It is well documented that there is a different analysis of trades in a keeper league as opposed to a non-keeper league.  A trade that may look facially uneven or lopsided could easily pass muster in a keeper league.  Trades made between teams in a keeper league need to be analyzed by other factors besides merely comparing statistics.  Grave Diggers vs. Chilidogs, 4 F.J. 5, 8 (January 2012).  These other factors include salary cap flexibility, contractual status of players, and long-term planning at the expense of the current season.  Smittydogs vs. Moneyball, 1 F.J. 32, 33 (June 2010); Winners vs. Seven Shades of Shite, 3 F.J. 97, 102 (July 2011) (holding that team owners in keeper leagues with no hope of contending in the current season must make critical roster management decisions of whether to trade established players to help build for the future).

The Court will evaluate the objective merits of a deal and ensure that the integrity of the league is maintained.  See Victoria’s Secret vs. C-Train, 2 F.J. 32, 35 (October 2010).  The Court will not undermine a fantasy owner’s ability to manage his/her team unless a deal is unfair or inequitable, ripe with collusion, or not in the best interests of the league.  Whether a trade is objectively   intelligent or popular will not be part of the analysis.  4 Ponies vs. Beaver Hunters, 3 F.J. 26, 27 (June 2011).  The virtue of a trade is measured in both quantifiable criteria and subjective needs of the teams involved.  Carson City Cocks vs. Stud Muffins, 3 F.J. 23, 24 (May 2011).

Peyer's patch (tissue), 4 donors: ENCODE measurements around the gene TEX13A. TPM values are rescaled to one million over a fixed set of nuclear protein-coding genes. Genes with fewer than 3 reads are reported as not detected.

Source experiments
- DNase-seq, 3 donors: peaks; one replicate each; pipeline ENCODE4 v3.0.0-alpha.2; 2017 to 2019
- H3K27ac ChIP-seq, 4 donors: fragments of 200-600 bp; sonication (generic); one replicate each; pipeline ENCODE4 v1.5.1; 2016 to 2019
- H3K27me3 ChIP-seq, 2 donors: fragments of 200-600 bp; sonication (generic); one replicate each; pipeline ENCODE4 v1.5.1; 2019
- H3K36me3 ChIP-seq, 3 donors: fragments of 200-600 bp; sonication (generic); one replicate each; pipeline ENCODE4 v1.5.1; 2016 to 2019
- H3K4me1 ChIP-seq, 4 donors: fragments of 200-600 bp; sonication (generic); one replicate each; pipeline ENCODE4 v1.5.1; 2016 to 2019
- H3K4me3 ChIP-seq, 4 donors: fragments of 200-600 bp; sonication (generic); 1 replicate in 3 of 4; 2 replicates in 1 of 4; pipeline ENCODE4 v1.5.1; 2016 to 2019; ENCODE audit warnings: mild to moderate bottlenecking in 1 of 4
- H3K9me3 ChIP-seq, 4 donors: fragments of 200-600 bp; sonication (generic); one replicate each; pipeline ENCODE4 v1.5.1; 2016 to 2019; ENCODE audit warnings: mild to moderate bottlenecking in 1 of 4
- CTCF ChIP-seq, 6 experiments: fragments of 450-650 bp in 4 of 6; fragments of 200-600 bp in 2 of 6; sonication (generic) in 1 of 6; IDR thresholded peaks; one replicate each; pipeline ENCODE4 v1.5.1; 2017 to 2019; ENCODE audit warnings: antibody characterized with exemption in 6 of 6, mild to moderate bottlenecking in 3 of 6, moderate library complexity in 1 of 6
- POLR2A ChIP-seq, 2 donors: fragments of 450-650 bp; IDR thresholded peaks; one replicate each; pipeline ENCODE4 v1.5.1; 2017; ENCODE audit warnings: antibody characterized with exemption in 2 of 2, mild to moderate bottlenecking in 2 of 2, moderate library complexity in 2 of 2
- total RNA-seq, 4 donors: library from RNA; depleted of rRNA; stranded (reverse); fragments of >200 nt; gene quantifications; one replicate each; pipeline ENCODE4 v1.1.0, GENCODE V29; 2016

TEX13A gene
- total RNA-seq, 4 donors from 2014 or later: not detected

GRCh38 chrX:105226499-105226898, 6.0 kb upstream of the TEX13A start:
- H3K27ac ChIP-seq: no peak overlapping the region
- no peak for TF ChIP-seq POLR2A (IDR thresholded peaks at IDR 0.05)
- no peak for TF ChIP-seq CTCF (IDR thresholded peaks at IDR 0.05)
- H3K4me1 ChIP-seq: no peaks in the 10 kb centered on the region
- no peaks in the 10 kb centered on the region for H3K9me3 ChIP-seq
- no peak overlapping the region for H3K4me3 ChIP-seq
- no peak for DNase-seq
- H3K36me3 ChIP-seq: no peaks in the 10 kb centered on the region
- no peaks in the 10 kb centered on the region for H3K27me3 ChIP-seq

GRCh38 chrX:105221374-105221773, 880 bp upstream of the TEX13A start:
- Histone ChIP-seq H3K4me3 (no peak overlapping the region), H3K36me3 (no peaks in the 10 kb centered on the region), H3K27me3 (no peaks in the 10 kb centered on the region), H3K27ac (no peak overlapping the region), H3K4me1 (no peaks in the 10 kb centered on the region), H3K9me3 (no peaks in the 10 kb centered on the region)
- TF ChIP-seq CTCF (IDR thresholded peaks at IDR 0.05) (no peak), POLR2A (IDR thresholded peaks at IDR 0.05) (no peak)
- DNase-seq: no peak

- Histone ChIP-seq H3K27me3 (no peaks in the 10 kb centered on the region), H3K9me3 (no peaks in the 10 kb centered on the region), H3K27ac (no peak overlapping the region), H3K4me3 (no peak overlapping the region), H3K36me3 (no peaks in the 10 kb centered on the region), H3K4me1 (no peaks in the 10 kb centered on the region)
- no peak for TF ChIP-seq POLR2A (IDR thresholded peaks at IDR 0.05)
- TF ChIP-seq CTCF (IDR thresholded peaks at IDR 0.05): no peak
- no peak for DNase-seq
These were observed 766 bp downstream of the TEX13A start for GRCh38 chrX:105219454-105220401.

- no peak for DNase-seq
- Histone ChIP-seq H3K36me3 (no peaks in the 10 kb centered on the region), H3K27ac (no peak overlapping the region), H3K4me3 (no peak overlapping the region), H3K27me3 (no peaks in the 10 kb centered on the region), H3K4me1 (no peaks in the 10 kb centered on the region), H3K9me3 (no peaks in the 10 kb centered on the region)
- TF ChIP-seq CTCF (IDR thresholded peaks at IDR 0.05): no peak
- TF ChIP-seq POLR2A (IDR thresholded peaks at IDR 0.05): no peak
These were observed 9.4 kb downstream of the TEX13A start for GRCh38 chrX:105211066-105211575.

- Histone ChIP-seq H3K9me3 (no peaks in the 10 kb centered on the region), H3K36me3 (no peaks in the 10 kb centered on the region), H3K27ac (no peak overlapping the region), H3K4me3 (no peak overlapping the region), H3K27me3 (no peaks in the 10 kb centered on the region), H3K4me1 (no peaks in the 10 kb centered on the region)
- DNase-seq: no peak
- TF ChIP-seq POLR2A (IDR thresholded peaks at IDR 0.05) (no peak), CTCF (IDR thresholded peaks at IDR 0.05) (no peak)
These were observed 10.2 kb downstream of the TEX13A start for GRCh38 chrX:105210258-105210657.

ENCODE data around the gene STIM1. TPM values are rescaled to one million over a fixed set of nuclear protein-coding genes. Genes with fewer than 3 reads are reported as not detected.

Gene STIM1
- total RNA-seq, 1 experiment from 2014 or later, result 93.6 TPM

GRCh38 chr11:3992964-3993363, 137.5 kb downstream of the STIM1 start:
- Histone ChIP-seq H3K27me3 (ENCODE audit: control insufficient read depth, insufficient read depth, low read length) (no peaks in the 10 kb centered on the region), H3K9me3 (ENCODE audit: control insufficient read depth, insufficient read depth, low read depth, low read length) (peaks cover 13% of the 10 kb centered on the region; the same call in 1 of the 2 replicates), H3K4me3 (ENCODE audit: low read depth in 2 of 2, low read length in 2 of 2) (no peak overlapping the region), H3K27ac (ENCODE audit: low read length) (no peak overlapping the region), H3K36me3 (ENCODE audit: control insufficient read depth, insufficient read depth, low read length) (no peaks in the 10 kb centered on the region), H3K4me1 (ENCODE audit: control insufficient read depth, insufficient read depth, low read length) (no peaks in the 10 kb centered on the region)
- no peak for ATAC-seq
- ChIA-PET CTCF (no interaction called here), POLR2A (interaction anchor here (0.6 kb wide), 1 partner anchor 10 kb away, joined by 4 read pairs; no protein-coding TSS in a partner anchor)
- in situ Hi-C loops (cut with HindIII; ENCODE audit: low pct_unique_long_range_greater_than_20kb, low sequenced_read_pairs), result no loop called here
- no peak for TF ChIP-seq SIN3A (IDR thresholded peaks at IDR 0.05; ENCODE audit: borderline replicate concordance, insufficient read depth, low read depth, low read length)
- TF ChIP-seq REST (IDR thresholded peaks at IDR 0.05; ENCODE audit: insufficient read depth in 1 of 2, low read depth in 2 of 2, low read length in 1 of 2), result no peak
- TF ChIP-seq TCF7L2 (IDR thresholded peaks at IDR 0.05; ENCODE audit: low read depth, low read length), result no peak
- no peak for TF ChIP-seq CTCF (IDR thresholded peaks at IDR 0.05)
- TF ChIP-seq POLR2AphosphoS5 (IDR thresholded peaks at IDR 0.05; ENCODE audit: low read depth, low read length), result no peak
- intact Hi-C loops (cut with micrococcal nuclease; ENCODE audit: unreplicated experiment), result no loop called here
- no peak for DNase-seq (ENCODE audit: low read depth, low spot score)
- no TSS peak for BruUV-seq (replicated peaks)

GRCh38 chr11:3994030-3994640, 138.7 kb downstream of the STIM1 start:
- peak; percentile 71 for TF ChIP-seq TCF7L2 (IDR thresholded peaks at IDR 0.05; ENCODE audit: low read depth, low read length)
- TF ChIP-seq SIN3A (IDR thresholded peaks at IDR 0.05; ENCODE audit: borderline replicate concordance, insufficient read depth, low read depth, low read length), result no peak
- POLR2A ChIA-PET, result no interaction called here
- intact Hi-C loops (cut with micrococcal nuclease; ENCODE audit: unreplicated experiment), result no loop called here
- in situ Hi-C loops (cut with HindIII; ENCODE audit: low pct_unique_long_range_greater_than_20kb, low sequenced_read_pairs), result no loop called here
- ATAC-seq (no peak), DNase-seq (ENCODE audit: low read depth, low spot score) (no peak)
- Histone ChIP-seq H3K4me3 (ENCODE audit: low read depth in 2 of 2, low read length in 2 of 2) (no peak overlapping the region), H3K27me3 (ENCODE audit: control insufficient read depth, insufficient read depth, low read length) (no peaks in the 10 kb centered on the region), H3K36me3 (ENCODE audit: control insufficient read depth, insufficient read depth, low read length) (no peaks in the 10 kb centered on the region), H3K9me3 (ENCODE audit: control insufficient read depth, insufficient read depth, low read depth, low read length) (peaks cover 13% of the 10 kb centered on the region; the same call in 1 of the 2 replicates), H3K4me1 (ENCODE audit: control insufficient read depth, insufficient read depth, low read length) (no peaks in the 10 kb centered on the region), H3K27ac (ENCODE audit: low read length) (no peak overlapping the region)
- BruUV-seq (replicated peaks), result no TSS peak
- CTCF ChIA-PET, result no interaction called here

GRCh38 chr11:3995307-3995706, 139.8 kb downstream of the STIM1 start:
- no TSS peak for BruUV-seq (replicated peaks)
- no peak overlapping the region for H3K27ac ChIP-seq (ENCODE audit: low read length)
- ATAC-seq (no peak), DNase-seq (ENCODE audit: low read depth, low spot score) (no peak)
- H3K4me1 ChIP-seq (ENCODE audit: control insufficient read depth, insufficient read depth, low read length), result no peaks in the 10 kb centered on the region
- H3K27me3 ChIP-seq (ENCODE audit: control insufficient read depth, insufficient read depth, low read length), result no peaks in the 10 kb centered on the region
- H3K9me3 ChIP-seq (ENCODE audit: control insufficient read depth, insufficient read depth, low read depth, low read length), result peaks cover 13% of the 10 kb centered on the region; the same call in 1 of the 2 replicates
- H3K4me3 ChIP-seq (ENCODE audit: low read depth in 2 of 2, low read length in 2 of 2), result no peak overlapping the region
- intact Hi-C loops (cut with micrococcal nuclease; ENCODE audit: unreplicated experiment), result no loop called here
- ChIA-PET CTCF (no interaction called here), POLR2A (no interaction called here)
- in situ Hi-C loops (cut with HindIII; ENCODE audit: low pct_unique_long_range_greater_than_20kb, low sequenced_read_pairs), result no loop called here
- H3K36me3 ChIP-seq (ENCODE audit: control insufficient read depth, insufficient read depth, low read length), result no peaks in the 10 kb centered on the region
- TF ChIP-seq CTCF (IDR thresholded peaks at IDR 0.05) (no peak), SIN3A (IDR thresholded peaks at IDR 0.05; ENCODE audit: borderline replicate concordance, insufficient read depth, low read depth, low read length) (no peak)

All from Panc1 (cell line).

No evidence has been submitted indicating any alleged collusion or malfeasance.  As such, the Court will operate on the presumption that there is no collusive conduct between the parties.

At first glance, the trade of Freddie Freeman in exchange for Daniel Hudson looks fair and even.  Neither player can is considered an elite fantasy option, so there are no red flags raised during an initial “sniff test.”  They are both young and emerging players with upside, but neither can be objectively viewed as quantifiably more valuable.  Freeman, the runner-up for the 2011 National League Rookie of the Year, is a power-hitting first baseman.  On the other hand, Hudson is the number two starter on a young and talented Arizona Diamondbacks team.  They both have great upside and are valuable commodities.  According to, their average draft position (“ADP”) was only separated by 36 spots.  This data covered over 100 mock drafts conducted in 5×5 roto leagues during the past two weeks.  With Hudson at number 82 and Freeman at number 118, this is a good indicator that the two players are close enough in value to appear fair and equitable for each other.